Since the September 11 terrorist attacks, a debate in Europe has heated up over the compatibility of Islam with secular, Western society. Scholars meeting in Stuttgart took a fresh look at the question.
International scholars met last week in Stuttgart to consider the question: What’s the ideal form of Islam for a European context, if there is one?
An estimated 20 million Muslims live in Western Europe. In many countries, the presence of a large Muslim minority has led to intense national discussions. The September 11 terrorist attacks in the United States stoked arguments in Europe that Islam was not reconcilable with European values, and that Islam was not adaptable to democracy.
With such debates raging about Muslim “integration,” many are looking to the way Islam is practiced in Bosnia-Herzegovina for the answers.
Omerika believes institutionalization would earn Muslims in Europe more trust“Islam has long been practiced [in Bosnia-Herzegovina] in a secular environment and in a secular state,” said Armina Omerika, an Islam scholar at the University of Bochum in western Germany. “Also, there’s a high level of institutionalization of Islam there, and that institutionalization has become the strongest support for the religion in that country.”
Muslims make up the majority in Bosnia and Herzegovina, and they live harmoniously alongside Catholics, Orthodox Christians and Sephardic Jews. This diversity, along with the 130 years during which the country was ruled by the Austro-Hungarian Empire, made Bosnian Islam what it is today.
Under the empire, a Muslim institution was created which was modeled on the structures of Christian churches. In fact, it was then that the role of the Grand Mufti, the leader of Bosnian Muslims, was established.
Omerika believes this kind of organization of the religion could make Islam more welcome in Europe: “It’s this form of institutionalization that represents a known quantity for many Europeans, because they see parallels with religious organization in church structures.”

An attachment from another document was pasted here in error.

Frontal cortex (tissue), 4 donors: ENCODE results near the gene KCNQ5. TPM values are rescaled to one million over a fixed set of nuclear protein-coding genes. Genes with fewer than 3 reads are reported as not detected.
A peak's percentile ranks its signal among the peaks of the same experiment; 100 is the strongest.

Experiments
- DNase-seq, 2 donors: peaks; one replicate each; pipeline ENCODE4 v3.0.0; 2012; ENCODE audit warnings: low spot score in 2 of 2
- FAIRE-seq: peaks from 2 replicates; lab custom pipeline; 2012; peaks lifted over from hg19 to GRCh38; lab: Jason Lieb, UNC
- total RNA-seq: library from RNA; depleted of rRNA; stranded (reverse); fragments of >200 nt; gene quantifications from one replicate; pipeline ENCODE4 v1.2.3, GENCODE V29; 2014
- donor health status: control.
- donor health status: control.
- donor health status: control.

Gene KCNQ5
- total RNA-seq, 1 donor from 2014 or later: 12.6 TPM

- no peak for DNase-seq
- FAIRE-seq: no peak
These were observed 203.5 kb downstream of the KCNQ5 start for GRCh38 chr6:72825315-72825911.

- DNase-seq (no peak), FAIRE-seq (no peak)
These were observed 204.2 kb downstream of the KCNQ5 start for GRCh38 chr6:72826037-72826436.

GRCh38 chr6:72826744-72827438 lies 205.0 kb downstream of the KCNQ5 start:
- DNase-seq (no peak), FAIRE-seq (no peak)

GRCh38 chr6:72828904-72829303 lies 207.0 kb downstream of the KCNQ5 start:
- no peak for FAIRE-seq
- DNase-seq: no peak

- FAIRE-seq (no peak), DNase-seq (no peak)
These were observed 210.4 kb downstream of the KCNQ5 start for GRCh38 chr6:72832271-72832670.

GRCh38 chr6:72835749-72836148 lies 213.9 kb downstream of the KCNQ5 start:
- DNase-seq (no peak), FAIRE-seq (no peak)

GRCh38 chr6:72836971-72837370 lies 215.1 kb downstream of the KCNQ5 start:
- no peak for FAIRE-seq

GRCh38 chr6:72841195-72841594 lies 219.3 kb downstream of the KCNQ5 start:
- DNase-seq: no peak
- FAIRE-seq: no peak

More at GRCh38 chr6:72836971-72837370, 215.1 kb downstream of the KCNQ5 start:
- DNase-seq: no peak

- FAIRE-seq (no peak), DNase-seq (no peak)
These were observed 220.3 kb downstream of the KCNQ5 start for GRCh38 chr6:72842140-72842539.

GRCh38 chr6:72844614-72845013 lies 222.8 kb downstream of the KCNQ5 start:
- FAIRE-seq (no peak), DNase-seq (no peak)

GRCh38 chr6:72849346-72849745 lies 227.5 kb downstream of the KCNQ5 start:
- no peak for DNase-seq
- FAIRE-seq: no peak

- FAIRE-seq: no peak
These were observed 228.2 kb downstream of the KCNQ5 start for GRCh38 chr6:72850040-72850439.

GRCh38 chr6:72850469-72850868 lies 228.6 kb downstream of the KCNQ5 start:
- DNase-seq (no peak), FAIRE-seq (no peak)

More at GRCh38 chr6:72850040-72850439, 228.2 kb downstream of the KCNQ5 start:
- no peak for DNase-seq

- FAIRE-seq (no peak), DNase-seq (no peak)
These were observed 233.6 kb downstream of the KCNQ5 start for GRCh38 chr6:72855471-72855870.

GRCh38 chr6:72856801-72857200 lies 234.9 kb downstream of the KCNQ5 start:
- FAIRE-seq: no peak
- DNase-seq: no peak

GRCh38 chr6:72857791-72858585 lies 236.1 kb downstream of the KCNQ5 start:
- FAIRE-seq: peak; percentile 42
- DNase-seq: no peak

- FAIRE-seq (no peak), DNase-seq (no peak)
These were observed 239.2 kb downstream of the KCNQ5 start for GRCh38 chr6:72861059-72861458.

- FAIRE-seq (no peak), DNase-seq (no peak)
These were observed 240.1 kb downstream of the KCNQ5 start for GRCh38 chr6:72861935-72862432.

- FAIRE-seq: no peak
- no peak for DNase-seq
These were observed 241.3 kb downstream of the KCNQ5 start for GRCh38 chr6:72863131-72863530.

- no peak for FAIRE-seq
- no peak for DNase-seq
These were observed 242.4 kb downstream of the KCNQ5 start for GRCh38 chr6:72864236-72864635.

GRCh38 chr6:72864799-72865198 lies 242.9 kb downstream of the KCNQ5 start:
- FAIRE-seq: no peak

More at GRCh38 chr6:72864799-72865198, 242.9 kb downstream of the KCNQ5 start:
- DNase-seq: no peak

Back in the 1990s, German political scholar Bassim Tibi introduced the term “Euroislam,” meaning a combination of Islamic principle and modern European culture and values.
However, many scholars, such as Kerem Öktem of the European Studies Centre at Oxford, disagree and believe the idea of “European Islam” is not useful.
“The main problem,” he argues, “is that there’s a basic assumption that Islam is something foreign, something different, something that’s not from Europe – and that the religion must therefore be domesticated, Europeanized or nationalized.”
Öktem argues that’s not the case, and that Islam has existed in Europe for centuries. Bosnia, he maintains, is not the only example; there’s also Turkey, Albania and Bulgaria.
And then there are the Tatars, who’ve lived in Poland for more than 600 years. They make up under 1 percent of the population, but, according to Adam Was, an Islamic studies scholar at the Catholic University in Lublin, they’ve now been joined by a second wave of Muslims.
“Those are the students from various Arab lands who came to Poland in the second half of the 20th century. Most married in Poland and started families, and that’s how the second group came to be,” he said.
So there are Turks and Algerians, Albanians and Bosnians, Pakistanis and Iranians, and two streams of the religion in Poland alone – all of them speaking different languages and having different cultures and religious traditions.
“Is it even theoretically possible to find a model for such a diverse challenge?” asked Öktem. “Even on a theoretical level, I would say no. There is simply too much diversity, and this diversity must be addressed.”
A unique flavor
Dr. Adam Was points out that there are multiple Muslim traditions in Poland aloneWas agrees there can be no unified European Islam – whether Bosnian or something else – but perhaps rather an Islam with a European flavor, as there is African Islam, which differs from the Islam of Southeast Asia.
“We need an Islam with certain European characteristics: democracy, human rights, freedom of religion. This will involve a process of reinterpretation of the Koran, and that will require a certain new exegesis of the holy scripture,” said Was. “And that’s a discussion to which Muslims who have already been in Europe for centuries can contribute.”
(www.dw-world.de / 25.11.2011)